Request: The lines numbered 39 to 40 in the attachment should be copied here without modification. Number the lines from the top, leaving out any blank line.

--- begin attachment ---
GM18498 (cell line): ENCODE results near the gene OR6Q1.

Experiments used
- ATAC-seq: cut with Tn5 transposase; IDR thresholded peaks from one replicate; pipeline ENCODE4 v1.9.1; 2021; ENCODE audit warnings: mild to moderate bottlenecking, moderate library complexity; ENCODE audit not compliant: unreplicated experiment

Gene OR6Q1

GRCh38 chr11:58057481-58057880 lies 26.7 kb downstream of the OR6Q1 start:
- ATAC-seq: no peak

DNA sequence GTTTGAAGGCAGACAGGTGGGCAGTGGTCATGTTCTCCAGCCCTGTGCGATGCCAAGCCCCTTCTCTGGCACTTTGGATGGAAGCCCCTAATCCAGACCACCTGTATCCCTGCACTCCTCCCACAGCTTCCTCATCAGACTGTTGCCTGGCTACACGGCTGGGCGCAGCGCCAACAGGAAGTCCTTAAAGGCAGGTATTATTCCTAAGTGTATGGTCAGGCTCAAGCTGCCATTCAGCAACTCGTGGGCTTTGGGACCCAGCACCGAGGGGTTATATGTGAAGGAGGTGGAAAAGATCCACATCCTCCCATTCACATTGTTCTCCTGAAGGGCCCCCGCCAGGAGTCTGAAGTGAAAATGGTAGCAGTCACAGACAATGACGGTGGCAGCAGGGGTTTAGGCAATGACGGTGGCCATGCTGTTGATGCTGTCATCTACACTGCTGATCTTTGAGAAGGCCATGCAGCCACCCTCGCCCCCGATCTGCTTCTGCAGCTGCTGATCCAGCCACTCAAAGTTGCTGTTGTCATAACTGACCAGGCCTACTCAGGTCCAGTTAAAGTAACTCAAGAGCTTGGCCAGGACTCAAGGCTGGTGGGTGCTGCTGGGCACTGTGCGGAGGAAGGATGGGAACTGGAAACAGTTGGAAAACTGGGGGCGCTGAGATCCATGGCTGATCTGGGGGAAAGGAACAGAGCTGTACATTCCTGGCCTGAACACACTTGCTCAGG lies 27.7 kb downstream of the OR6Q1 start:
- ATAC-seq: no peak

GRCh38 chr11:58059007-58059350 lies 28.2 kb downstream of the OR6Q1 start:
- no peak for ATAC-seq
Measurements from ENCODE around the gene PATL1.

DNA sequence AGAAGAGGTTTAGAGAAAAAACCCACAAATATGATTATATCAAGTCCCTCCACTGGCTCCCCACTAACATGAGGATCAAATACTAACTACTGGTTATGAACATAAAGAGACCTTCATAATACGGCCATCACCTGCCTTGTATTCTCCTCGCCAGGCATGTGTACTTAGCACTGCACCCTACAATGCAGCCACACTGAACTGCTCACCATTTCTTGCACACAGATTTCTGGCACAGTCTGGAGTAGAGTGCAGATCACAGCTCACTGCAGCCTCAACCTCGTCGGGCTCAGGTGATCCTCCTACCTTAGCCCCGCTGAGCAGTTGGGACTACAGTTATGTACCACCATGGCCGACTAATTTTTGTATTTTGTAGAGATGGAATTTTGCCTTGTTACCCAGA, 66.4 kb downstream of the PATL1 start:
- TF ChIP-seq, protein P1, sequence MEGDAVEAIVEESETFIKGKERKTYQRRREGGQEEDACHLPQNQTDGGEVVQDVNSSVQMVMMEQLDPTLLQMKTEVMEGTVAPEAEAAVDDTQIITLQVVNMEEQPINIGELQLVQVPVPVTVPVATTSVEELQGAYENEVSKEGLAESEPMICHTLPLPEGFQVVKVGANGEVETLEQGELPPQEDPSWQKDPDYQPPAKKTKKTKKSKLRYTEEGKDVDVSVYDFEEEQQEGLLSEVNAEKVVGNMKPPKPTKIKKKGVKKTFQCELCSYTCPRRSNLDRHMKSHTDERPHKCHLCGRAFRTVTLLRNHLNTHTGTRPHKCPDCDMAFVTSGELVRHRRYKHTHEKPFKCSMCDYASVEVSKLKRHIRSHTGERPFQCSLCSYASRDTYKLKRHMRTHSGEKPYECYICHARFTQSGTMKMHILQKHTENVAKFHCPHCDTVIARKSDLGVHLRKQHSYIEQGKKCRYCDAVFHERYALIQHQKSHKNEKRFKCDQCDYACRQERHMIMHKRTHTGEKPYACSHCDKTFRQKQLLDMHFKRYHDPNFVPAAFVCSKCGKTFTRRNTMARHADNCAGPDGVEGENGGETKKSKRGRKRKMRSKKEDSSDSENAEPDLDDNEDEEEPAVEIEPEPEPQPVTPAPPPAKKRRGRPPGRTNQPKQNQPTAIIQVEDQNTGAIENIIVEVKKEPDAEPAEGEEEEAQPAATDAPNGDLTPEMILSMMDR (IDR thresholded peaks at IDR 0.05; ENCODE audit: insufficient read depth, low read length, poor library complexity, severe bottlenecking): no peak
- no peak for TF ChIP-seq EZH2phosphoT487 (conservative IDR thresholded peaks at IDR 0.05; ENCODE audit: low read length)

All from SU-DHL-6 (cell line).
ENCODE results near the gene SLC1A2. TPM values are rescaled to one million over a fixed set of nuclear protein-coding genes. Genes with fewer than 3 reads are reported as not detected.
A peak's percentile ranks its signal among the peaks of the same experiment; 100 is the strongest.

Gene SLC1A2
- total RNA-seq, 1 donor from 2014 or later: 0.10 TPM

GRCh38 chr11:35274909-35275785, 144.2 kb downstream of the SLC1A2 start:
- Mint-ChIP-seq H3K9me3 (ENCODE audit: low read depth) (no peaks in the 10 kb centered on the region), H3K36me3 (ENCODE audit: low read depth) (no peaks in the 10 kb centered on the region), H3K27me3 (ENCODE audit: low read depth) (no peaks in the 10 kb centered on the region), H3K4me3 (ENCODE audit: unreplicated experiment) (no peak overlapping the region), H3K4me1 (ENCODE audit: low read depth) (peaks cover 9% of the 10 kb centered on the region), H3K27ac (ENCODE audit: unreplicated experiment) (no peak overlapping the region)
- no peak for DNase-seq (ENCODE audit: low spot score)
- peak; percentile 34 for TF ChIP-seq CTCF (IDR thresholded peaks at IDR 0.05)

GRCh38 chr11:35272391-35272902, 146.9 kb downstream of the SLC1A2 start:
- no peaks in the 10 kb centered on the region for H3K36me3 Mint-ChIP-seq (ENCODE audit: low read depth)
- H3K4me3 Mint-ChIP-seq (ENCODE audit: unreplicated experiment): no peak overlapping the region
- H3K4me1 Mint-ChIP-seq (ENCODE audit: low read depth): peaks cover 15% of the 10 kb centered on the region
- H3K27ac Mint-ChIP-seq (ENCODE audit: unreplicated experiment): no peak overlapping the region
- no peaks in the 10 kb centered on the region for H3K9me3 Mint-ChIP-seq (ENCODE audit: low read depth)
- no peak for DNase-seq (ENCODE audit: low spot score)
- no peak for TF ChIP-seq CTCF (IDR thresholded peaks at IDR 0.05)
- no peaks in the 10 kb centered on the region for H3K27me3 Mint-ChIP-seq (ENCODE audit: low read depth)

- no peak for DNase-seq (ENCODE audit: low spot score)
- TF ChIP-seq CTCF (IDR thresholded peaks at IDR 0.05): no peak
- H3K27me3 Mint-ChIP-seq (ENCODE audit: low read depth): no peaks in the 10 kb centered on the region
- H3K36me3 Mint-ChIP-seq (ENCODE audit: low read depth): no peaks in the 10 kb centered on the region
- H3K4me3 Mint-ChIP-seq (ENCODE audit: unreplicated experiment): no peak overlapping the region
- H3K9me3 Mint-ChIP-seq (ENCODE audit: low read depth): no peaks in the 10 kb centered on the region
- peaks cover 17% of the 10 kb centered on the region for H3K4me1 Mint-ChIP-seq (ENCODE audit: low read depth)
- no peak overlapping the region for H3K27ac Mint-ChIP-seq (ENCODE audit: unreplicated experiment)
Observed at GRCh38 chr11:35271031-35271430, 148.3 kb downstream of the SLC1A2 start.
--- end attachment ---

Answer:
- peaks cover 17% of the 10 kb centered on the region for H3K4me1 Mint-ChIP-seq (ENCODE audit: low read depth)
- no peak overlapping the region for H3K27ac Mint-ChIP-seq (ENCODE audit: unreplicated experiment)